The apocalypse happened, but no one knows how. All that’s left are a smattering of bizarro cities called remnants, each ruled by a grotesque potentate known as an Odd. If you wind up in hock to the Odds, they ship you to a chain-gang that stretches thousands of miles across desert, steppe, and tundra.
A good-hearted drifter named Eldridge is a longtime member of the Chain. Known as the “Red Rook” because of his triumph in the Xiang Tournament of 2603—a battle royale of live-action battle chess—Eldridge nevertheless wound up on the Chain because…well, he’s always getting in trouble trying to help his friends.
But when El’s best buddy Boris joins the Chain, he brings word that the Odds have declared war on their friends, each of them being held captive by a different Odd in a different remnant.
Eldridge and Boris escape the Chain, kicking off a breakneck tour of a psychedelic post-apocalyptic landscape that includes a wild race along a subterranean river of mud; a visit to remnant that’s like a massive ant colony; and a final showdown in a skyscraper-turned-temple that’s toppled along a river of lava.
“Peterson’s weirdly fascinating environment will appeal to fans of epic world building, and the generous dose of ribaldry in the story is a welcome treat.”
“Peterson has built a bleak and visceral world as vividly imagined as Dune, then forced a group of optimists to survive it. Even amid a hopeless future coated in dust and self-made mutants, The Remnants is surprisingly funny and full of optimism about the incorruptibility of the human spirit. This book makes me wish I could travel into the future, not to the point at which this apocalyptic story takes place, but to when this book is already successful and I can play tabletop RPG version of it.”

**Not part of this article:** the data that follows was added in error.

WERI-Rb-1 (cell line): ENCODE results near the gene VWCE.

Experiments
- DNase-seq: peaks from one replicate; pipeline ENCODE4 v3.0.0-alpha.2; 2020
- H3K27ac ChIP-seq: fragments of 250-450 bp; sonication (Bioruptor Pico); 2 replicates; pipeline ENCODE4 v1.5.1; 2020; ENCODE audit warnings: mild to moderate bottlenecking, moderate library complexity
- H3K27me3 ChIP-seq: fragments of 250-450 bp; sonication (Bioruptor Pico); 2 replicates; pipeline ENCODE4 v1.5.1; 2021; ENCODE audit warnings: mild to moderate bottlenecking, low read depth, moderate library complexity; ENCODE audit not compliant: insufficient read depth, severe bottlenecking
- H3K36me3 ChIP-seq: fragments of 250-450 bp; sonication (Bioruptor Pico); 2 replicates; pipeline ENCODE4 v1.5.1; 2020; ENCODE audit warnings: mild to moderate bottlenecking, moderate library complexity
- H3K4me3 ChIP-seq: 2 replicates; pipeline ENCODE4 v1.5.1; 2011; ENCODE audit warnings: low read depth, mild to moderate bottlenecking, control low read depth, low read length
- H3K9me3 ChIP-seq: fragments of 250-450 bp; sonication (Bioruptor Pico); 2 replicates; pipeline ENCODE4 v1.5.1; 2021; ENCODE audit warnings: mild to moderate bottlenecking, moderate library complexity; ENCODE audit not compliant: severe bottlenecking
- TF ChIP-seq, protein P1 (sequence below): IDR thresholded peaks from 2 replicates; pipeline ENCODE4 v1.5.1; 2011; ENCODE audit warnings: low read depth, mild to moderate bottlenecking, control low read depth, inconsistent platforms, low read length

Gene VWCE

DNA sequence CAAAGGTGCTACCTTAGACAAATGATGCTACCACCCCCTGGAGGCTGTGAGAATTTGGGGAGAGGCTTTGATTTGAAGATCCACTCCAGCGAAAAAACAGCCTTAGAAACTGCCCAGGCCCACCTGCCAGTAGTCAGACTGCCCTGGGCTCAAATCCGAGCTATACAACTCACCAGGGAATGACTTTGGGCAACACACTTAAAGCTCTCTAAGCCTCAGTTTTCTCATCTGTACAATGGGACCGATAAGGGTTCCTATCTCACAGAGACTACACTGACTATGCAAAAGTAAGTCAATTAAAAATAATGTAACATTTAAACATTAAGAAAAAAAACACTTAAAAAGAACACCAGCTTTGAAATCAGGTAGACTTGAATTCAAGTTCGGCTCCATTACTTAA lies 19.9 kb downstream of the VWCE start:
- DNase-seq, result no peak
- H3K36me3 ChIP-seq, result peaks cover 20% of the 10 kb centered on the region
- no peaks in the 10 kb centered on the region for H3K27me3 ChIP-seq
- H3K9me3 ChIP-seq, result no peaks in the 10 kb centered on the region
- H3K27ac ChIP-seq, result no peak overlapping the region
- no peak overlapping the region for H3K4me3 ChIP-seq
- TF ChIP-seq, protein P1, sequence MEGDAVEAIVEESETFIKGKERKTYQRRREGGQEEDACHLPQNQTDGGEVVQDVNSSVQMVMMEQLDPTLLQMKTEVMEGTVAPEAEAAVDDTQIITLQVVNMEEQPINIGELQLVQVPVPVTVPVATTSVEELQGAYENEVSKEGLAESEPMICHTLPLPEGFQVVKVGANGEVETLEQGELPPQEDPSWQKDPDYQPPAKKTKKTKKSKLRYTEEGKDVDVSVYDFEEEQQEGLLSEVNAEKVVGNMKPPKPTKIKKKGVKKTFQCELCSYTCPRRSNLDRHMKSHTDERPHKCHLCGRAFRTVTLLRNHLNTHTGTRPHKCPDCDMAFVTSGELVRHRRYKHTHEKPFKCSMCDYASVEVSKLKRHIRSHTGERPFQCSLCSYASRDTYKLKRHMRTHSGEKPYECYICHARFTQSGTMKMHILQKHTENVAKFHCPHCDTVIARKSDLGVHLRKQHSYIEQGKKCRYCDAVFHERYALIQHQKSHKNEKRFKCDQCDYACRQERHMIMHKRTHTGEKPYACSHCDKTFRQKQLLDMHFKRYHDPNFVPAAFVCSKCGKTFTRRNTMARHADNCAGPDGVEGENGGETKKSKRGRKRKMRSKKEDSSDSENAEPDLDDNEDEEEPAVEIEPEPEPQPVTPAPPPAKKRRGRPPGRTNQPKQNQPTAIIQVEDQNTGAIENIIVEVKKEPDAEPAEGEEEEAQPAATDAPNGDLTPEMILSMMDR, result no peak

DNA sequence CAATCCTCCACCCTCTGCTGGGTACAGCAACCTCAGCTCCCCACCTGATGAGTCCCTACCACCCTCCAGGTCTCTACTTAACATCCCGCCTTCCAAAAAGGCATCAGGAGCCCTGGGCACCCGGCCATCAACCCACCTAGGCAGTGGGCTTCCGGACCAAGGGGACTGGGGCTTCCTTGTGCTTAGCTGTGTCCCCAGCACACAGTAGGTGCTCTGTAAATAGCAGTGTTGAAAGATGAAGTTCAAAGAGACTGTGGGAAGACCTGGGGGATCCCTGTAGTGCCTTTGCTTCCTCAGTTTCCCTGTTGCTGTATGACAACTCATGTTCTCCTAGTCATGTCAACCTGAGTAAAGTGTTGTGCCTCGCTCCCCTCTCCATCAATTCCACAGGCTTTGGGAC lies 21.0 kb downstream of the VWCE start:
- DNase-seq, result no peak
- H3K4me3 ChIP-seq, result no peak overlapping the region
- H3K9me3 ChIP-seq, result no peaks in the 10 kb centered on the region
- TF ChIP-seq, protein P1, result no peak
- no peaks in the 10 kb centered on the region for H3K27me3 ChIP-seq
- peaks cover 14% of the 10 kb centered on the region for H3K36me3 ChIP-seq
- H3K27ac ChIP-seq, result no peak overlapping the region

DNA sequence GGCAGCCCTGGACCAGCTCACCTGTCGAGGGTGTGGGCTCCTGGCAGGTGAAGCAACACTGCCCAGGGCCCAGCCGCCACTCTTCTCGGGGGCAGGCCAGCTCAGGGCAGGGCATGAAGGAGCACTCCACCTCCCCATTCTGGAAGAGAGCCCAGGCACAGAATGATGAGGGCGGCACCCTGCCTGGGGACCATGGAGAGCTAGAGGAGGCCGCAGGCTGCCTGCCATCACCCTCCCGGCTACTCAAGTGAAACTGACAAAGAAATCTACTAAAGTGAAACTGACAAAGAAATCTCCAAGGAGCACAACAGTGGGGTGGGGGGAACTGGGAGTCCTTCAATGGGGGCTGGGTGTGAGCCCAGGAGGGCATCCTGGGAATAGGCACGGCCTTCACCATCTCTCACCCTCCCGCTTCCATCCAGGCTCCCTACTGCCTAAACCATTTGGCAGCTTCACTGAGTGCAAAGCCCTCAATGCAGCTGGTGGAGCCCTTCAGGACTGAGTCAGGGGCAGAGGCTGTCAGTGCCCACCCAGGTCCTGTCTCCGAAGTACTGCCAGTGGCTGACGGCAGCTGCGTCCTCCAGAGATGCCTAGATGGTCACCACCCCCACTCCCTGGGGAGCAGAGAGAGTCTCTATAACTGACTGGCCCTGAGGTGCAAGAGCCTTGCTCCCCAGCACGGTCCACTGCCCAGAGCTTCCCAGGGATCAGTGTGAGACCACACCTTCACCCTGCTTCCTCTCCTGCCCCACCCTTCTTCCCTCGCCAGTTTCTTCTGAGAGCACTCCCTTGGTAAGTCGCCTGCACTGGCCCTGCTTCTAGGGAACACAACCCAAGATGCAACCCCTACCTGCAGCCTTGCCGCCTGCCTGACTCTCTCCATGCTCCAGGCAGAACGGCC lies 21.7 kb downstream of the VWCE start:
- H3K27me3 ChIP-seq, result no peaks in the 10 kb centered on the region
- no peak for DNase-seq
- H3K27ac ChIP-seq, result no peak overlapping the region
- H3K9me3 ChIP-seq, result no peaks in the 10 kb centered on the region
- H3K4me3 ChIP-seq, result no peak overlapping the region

“The level of invention here is off the charts. If you like your sci-fi sautéed in postapocalyptic motor oil and infused with the aroma of Mad Max: Fury Road bath salts, this is just for you. Pure fun.”
“The Remnants is a post-apocalyptic picaresque with more cool and invention than any dystopia in memory. Think Smokey and the Bandit: Fury Road. Peterson delivers massive heart and radioactive grit; the redhead rogue: Eldridge, friends to follow him into hell and lurid, lucid goons to fill it. A playful, sweet and brainy chase.”